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Analysis of carotid vulnerable plaque MRI high-risk features and clinical risk factors associated with concomitant acute cerebral infarction



This study aimed to investigate the correlation between the high-risk characteristics of high-resolution MRI carotid vulnerable plaques and the clinical risk factors and concomitant acute cerebral infarction (ACI).


Forty-five patients diagnosed with a single vulnerable carotid plaque by MRI were divided into two groups based on whether they had ipsilateral ACI. The clinical risk factors and the observation values or frequency of occurrence of high-risk MRI phenotypes of plaque volume, LRNC, IPH and ulcer were statistically compared between the two groups.


A total of 45 vulnerable carotid artery plaques were found in 45 patients, 23 patients with ACI and 22 patients without ACI. There were no significant differences in age, sex, smoking, serum TC, TG and LDL between the two groups (all P > 0.05), but the ACI group had significantly more patients with hypertension (P < 0.05) and the without ACI group coronary heart disease (P < 0.05). The volume of vulnerable carotid plaque in the group with ACI (1004.19 ± 663.57 mm3) was significantly larger than that in the group without ACI (487.21 ± 238.64 mm3) (P < 0.05). The phenotype of vulnerable carotid artery plaque was 13 cases of LRNC, 8 cases of LRNC + IPH, 5 cases of LRNC + Ulcer, and 19 cases of LRNC + IPH + Ulcer. There was no significant difference in this distribution between the two groups (all P > 0.05) with the exception of LRNC + IPH + Ulcer. The 14 cases of LRNC + IPH + LRNC + IPH + Ulcer (60.87%) in the group with ACI and was significantly greater than the 5 (22.73%) in patients without ACI (P < 0.05).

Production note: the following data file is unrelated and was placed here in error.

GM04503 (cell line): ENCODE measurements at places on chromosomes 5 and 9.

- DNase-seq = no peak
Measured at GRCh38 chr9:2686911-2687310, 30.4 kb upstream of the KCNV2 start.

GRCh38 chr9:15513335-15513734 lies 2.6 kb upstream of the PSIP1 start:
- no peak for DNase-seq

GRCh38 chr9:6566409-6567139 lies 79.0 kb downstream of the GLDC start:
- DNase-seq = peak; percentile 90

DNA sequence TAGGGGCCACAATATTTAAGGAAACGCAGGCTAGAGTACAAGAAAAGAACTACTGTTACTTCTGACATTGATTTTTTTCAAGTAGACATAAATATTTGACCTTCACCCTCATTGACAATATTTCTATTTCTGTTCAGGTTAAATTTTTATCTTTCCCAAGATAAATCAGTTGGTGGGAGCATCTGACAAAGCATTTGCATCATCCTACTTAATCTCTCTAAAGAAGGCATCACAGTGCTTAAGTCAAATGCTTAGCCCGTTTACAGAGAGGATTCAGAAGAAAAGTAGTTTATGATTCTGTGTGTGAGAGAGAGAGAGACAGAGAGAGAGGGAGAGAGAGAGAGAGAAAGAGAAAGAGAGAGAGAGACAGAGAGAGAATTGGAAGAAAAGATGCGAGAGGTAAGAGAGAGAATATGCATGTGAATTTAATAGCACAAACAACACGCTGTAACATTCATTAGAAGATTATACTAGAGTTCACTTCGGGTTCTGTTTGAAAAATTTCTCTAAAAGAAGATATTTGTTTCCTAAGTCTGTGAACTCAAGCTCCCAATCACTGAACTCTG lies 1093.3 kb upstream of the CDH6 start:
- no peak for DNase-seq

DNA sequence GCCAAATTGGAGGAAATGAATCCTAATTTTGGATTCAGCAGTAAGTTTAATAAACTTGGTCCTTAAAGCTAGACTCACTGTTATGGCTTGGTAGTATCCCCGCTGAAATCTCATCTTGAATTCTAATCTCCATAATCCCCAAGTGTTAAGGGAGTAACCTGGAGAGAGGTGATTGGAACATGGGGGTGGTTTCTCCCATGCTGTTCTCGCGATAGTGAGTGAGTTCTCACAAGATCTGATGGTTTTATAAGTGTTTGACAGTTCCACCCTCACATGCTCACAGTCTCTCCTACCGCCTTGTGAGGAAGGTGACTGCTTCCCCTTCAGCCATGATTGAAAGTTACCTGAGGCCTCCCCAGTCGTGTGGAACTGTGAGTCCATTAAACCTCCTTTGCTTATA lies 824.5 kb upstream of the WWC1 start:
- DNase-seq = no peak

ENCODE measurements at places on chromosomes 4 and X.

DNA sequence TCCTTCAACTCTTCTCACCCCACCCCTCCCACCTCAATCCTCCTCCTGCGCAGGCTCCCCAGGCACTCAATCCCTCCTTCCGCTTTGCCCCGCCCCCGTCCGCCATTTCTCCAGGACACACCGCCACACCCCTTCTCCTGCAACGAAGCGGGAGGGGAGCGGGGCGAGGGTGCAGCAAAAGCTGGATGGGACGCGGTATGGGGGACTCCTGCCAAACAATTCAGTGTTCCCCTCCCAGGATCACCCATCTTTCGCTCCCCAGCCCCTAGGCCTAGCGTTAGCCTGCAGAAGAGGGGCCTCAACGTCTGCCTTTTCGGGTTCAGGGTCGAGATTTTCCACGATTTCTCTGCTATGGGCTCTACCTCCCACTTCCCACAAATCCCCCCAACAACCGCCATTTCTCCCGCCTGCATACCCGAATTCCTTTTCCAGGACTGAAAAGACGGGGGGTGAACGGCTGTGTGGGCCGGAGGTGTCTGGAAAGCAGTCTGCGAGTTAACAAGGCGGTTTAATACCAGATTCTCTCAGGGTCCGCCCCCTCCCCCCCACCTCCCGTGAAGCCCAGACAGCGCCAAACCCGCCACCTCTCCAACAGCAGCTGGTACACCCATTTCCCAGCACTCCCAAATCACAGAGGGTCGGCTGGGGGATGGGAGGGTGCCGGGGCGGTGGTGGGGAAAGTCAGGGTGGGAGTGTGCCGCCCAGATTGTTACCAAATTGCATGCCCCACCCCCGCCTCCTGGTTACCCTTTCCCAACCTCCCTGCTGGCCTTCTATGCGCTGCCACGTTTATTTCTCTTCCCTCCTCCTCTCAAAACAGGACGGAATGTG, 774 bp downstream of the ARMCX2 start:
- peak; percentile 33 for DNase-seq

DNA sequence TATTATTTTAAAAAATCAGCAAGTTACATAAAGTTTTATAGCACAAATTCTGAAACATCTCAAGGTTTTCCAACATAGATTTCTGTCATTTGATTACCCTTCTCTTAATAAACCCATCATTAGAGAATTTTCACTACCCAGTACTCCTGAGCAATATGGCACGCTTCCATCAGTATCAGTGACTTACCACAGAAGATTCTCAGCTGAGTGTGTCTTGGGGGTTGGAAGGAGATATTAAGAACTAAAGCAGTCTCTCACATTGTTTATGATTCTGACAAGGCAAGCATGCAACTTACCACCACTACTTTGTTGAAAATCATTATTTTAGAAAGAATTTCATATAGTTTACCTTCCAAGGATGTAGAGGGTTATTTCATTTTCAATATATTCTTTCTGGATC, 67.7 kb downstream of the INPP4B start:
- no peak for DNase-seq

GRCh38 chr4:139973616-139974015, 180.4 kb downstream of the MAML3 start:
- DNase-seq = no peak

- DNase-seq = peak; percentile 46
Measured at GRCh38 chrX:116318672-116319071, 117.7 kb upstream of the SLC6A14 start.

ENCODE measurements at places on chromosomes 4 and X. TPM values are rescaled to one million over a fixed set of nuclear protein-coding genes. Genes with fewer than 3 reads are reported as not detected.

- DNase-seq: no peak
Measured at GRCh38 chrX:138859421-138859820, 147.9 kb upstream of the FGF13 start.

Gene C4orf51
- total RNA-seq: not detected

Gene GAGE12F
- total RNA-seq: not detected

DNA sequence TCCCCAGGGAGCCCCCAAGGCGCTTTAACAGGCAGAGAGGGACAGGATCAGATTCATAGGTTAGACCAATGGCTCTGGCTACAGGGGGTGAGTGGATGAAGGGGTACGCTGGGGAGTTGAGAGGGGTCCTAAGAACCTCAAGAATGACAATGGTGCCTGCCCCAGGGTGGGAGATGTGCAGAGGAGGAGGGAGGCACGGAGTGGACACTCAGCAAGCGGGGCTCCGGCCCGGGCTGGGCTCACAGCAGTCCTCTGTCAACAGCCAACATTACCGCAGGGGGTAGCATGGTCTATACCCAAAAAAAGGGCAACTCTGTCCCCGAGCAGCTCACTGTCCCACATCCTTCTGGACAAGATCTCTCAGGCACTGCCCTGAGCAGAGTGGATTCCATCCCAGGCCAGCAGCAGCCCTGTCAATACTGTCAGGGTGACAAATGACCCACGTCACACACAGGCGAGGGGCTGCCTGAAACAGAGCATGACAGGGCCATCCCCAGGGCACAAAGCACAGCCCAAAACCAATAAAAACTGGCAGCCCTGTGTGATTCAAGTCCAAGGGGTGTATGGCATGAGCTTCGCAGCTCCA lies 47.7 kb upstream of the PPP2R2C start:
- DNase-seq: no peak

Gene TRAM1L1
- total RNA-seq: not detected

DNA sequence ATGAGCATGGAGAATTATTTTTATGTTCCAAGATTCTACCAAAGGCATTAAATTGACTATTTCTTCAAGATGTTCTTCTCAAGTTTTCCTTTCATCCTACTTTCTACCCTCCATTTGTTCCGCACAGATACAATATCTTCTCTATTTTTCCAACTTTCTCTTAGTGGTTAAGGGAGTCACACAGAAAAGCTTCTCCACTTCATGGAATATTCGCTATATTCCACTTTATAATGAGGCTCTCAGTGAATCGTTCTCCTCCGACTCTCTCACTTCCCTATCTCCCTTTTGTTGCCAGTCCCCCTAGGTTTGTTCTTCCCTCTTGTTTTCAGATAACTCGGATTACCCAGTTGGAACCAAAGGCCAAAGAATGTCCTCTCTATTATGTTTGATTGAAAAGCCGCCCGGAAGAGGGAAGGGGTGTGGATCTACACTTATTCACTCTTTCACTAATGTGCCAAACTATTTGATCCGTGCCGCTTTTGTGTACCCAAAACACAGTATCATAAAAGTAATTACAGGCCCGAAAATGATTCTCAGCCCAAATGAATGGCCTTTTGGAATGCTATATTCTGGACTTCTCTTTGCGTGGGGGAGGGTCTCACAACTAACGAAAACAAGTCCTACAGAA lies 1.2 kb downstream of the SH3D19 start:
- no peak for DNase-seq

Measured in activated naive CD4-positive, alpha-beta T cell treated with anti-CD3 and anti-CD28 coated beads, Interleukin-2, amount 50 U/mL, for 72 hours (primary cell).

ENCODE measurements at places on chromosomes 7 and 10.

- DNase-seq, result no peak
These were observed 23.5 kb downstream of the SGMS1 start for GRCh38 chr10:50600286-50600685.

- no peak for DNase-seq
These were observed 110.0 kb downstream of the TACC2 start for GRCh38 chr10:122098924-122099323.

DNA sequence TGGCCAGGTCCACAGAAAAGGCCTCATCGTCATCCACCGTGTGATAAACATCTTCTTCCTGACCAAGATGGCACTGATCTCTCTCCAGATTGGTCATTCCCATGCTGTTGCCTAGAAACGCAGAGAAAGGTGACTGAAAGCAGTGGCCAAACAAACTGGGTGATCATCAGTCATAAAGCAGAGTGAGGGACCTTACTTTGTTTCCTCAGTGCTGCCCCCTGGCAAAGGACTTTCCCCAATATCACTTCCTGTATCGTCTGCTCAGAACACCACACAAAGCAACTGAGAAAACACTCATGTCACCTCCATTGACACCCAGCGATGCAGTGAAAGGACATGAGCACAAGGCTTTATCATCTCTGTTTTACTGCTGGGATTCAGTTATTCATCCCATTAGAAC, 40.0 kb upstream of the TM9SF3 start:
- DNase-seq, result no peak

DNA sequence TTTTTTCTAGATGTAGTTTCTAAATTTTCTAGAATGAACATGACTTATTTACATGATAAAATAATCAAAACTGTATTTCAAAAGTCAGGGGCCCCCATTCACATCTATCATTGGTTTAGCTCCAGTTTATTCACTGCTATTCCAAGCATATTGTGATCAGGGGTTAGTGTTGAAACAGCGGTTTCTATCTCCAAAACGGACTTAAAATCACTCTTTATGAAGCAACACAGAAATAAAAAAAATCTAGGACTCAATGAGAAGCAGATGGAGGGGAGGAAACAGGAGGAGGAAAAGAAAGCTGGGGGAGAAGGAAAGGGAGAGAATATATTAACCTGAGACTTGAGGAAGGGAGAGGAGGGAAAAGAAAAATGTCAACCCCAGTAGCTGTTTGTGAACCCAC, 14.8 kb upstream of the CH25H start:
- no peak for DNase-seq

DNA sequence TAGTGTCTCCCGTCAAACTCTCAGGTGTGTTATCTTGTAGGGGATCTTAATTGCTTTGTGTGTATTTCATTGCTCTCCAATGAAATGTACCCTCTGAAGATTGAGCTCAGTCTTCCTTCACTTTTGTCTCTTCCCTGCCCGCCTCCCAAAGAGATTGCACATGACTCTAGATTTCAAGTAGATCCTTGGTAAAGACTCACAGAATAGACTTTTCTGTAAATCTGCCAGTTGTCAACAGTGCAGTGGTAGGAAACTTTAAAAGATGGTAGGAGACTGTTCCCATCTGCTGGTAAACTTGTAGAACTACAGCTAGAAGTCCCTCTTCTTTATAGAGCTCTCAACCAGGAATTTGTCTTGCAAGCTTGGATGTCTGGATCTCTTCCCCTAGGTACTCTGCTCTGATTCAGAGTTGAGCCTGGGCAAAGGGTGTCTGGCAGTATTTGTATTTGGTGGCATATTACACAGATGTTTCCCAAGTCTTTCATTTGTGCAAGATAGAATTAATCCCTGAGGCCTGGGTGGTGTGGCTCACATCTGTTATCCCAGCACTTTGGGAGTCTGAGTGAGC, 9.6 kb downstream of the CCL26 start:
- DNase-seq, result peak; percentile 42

It is preliminarily thought that hypertension is the main clinical risk factor for vulnerable carotid plaques with ACI and the combination of plaque volume with vulnerable carotid plaque and LRNC + IPH + Ulcer is a high-risk factor for complicated ACI. It has high clinical therapeutic value due to the accurate diagnosis of responsible vessels and plaques with high-resolution MRI.

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Stroke has become the leading cause of death in our country and is one of the most important causes of death and disability in the modern society. A central nervous system vascular event, acute cerebral infarction (ACI) is the most common type of stroke, 69.6–70.8% of stroke [1]. Vulnerable carotid plaque is an important factor inducing ACI, causing 15-30% of them [2]. Therefore, timely and accurate discovery and evaluation of vulnerable carotid plaques are of great significance for accurate diagnosis of responsible vessels and plaques accompanied by ACI, and understanding them will provide an important basis for the selection of clinical plaque treatment methods.Previous imaging examinations were based on the measurement of carotid lumen stenosis and plaque surface irregularity to determine whether carotid plaque would induce plaque shedding and lead to ACI, but with certain limitations [3]. Current research suggests [4, 5] that radiographic interpretation of vulnerable plaques, large lipid core hemorrhage (large necrotic lipid core, LRNC), plaque intraplaque hemorrhage(plaque intraplaque hemorrhage, IPH), surface ulcer (Ulcer), and other high-risk characteristic factors are important. These factors can induce plaque shedding, leading to concomitant ACI. There have been future predictive assessments of cerebrovascular events within 2 weeks after the discovery of vulnerable carotid artery plaques, but the occurrence of finding concomitant ACI after immediately plaque examinations is rarely reported [2, 3]. In this study, high-resolution carotid artery wall MRI was adopted to evaluate vulnerable carotid plaques, which is a simple, rapid and risk-free diagnostic method. It can not only evaluate plaque size and shape but also accurately diagnose high-risk factors among plaque components. The purpose of this study was to explore the correlation between the high-risk characteristics and clinical risk factors for carotid artery vulnerable plaque analyzed by high-resolution MRI and ACI at the time of examination to provide more clinical information for decision-making.

Materials and methods

General data